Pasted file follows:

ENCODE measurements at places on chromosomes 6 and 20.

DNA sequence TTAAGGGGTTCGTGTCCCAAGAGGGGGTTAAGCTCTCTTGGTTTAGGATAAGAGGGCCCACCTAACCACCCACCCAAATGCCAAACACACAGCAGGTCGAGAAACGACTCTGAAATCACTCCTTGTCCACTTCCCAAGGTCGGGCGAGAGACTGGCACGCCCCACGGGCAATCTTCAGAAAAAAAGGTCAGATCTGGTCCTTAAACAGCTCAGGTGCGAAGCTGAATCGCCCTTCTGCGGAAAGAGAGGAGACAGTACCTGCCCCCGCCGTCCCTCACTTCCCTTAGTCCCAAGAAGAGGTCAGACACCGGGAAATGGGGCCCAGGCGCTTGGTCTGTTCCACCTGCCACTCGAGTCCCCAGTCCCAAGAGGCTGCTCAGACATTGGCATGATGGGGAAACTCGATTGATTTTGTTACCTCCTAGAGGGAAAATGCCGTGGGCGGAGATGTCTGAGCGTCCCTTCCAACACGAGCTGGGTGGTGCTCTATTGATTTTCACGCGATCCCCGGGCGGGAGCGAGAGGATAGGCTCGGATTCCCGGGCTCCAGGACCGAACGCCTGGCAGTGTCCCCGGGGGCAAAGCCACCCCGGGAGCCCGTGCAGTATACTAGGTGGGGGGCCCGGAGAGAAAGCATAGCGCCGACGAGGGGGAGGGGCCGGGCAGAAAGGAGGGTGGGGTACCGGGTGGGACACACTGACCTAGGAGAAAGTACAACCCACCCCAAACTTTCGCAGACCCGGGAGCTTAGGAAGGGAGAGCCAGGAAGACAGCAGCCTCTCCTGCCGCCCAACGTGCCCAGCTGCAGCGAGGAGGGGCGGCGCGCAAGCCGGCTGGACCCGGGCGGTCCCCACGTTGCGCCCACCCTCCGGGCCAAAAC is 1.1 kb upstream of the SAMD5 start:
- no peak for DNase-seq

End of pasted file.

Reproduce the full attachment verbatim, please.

ENCODE measurements at places on chromosomes 6 and 20.

DNA sequence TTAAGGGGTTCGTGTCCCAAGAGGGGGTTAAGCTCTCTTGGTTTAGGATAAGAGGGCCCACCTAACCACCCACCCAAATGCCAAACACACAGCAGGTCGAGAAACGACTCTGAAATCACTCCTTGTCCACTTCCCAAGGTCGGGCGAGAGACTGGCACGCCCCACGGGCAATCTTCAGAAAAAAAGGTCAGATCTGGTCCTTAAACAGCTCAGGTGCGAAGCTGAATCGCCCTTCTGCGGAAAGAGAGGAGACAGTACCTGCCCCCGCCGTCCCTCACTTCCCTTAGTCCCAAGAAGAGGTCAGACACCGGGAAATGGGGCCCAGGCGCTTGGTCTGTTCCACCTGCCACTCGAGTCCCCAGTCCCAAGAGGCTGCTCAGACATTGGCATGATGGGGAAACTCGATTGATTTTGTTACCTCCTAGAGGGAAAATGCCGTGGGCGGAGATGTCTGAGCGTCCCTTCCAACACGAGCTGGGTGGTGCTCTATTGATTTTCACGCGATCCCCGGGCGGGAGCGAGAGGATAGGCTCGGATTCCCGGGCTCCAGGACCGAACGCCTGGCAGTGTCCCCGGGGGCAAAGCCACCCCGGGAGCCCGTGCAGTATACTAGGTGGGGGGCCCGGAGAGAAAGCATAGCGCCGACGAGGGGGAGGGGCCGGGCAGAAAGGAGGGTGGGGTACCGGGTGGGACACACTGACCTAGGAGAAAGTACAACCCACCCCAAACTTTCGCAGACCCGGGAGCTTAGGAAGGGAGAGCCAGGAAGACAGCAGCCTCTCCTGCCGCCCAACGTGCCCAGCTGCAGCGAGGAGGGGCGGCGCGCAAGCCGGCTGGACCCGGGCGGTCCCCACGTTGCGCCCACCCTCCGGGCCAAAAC is 1.1 kb upstream of the SAMD5 start:
- no peak for DNase-seq